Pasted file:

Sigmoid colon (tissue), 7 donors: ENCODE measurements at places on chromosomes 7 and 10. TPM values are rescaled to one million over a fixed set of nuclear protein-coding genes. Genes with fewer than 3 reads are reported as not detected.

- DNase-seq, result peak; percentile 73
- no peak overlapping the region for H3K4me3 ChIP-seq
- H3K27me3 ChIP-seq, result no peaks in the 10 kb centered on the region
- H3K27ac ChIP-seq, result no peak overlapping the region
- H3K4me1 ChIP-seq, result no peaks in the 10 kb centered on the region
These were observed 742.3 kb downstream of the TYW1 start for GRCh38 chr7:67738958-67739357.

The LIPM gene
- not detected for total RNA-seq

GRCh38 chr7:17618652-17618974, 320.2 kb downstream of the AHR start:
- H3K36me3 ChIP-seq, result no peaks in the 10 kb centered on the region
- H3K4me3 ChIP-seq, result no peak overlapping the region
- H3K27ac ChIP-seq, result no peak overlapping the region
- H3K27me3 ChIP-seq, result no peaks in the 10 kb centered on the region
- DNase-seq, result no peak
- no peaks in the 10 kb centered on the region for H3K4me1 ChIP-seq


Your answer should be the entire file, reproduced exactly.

Sigmoid colon (tissue), 7 donors: ENCODE measurements at places on chromosomes 7 and 10. TPM values are rescaled to one million over a fixed set of nuclear protein-coding genes. Genes with fewer than 3 reads are reported as not detected.

- DNase-seq, result peak; percentile 73
- no peak overlapping the region for H3K4me3 ChIP-seq
- H3K27me3 ChIP-seq, result no peaks in the 10 kb centered on the region
- H3K27ac ChIP-seq, result no peak overlapping the region
- H3K4me1 ChIP-seq, result no peaks in the 10 kb centered on the region
These were observed 742.3 kb downstream of the TYW1 start for GRCh38 chr7:67738958-67739357.

The LIPM gene
- not detected for total RNA-seq

GRCh38 chr7:17618652-17618974, 320.2 kb downstream of the AHR start:
- H3K36me3 ChIP-seq, result no peaks in the 10 kb centered on the region
- H3K4me3 ChIP-seq, result no peak overlapping the region
- H3K27ac ChIP-seq, result no peak overlapping the region
- H3K27me3 ChIP-seq, result no peaks in the 10 kb centered on the region
- DNase-seq, result no peak
- no peaks in the 10 kb centered on the region for H3K4me1 ChIP-seq